If you ask the typical family "who cares most about family photos?" most will agree that it's mom. It seems that mom is on to something that psychologists have been exploring in the recent past.
David Walsh, founder and director of Mind Positive Parenting has given a very interesting interview with LifeTouch where he talks about why photographs of children help them to establish a sense of belonging. He says, “One of the reasons that photography is so powerful is that we’re a very visual species. We have, of course, five senses but we have more brain cells dedicated to vision than all of the other senses combined.”
“We celebrate the birthdays. We memorialize the family holiday celebrations. We remember being on that softball team.” Every time a child brings home their yearbook, Walsh says, “The first thing they look for is to see where they show up in that book.” This is why photographs become a point of reference in the child's relationships with others. “When we see photographs of ourselves at celebrations or family events, they reinforce belonging, which is so critical to all of us, not just our children.”
Photographs are helpful in that they allow for children to see themselves as a valued and important part of that family unit. Most experts will agree that the value of printed photos far exceeds viewing them digitally. Placing photos where a child can see them daily provides children with a sense of comfort and reassurance. It's a wonderful reminder that you've taken the time to display their photographs because you love them, find them beautiful and want to see them every day.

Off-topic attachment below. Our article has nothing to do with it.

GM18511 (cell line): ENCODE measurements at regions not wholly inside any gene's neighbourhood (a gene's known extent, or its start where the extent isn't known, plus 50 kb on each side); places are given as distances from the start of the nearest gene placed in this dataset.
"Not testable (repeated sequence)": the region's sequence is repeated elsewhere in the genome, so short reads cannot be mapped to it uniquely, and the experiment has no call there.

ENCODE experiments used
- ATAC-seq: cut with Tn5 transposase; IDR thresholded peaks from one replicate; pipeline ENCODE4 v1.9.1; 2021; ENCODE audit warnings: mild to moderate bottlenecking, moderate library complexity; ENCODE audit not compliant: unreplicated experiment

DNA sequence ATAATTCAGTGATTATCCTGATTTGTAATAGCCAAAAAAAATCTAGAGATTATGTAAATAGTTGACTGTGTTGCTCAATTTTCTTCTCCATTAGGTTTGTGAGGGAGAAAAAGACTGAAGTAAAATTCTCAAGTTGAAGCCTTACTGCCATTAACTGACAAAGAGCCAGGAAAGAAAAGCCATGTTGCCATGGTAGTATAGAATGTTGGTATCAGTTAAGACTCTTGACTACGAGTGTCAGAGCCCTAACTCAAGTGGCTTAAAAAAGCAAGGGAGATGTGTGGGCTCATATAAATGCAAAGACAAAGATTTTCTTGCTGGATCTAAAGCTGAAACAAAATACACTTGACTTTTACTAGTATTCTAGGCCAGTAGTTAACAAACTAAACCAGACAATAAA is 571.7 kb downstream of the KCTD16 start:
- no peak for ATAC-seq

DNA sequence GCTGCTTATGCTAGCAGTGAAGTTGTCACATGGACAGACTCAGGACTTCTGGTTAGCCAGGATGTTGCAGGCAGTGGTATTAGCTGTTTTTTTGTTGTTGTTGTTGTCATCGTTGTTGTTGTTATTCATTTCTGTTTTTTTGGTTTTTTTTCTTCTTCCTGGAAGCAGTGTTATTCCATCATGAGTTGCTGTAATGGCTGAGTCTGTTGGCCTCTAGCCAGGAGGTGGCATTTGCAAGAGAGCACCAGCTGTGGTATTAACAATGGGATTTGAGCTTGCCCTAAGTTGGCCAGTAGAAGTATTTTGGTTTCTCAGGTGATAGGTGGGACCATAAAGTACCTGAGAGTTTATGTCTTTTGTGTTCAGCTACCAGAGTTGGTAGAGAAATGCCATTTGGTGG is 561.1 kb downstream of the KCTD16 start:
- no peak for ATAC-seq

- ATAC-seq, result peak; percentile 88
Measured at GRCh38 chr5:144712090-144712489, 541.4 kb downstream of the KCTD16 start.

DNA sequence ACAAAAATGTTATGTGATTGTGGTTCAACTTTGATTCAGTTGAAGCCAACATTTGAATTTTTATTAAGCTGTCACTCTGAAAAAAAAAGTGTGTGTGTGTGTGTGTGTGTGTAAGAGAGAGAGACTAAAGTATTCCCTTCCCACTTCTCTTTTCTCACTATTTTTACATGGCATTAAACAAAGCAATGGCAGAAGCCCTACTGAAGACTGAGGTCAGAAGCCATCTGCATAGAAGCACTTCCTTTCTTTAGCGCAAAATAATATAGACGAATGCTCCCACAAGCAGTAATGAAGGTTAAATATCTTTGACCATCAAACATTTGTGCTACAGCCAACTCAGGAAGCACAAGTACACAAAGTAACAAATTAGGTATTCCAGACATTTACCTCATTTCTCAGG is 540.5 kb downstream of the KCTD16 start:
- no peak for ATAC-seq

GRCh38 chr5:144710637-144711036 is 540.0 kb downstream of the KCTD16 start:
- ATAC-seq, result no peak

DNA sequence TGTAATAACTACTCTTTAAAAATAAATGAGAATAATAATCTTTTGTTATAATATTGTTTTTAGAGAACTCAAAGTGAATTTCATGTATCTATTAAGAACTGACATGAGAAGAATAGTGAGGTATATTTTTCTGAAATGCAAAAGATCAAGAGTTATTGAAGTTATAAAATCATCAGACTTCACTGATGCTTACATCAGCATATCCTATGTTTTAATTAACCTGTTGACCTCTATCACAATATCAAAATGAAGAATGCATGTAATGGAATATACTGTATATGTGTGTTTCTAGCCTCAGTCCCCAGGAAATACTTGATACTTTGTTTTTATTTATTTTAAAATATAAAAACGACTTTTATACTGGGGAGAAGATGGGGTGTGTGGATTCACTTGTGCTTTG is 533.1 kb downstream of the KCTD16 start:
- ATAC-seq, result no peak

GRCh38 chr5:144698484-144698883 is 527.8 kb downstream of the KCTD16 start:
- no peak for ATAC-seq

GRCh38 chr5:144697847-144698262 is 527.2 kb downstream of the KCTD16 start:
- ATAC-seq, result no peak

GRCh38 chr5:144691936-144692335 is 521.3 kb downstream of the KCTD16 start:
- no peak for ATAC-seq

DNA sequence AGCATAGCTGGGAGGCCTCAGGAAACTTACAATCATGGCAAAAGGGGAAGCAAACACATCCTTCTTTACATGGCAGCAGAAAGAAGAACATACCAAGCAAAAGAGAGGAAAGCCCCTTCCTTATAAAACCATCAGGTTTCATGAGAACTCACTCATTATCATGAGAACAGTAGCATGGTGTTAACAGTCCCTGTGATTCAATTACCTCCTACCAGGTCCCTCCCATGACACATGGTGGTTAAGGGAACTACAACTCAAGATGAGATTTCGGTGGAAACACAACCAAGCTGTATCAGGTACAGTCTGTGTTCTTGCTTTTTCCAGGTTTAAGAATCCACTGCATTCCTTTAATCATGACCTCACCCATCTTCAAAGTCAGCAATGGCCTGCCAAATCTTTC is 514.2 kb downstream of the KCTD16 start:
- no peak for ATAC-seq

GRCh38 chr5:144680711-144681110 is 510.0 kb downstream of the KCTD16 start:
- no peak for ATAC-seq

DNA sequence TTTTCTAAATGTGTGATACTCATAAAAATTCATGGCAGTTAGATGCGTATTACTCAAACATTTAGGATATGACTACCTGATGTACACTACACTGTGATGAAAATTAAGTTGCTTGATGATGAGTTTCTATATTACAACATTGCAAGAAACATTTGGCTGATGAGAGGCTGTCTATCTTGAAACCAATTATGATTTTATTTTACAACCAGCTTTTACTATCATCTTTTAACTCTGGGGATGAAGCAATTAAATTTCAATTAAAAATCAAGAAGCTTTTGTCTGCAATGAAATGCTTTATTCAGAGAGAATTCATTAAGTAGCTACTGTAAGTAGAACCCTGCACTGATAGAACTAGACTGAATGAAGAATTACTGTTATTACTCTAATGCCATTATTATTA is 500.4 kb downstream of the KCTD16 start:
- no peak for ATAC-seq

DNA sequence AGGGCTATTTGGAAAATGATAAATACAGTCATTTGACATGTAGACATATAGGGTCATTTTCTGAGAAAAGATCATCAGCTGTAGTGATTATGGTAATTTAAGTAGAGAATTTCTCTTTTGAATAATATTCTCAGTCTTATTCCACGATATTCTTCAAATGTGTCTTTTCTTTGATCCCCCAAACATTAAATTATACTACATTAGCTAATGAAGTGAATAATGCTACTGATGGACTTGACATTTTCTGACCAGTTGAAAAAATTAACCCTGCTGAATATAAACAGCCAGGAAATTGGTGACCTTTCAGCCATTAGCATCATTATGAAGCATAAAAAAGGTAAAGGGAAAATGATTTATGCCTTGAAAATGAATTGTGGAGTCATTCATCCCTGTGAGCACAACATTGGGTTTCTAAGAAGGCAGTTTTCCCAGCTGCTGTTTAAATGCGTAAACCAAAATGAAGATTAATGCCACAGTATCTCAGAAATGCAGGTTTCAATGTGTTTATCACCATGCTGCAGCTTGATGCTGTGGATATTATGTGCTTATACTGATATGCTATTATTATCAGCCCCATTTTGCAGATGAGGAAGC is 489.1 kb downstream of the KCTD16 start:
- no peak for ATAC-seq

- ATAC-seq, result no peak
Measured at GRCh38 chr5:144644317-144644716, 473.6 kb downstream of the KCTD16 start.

In "The Magic of Encouragement" (Morrow, 1990), child psychotherapist Stephanie Marston suggests placing two pictures of a child next to his or her bed. One should show the child happily engaged in an activity, such as riding a bike, playing softball, etc. The other should show family togetherness.
"Why put them next to their beds?" she asks. "Research has shown the 30-minute time period just before bed is when children are more receptive and listen and absorb more than any other time. Put photos of your kids being capable and loved next to their beds," she says, "and these positive images are likely to be the last thing they see before they sleep and the first thing they see when they awaken."
Professor Geoff Beattie, Head of School and Dean of Psychological Sciences at the University of Manchester says, "We cannot underestimate the power of photographs to keep us feeling linked to others and belonging. They cement us into our networks. It's very significant that the two reasons people give for loving a particular photograph is that it reminds them of a happy time taken with family. These things are so important to us."
"Until recently, people often thought of photographs as almost trivial, but actually they are an incredibly important way of connecting with our sense of self, with each other and with times gone by."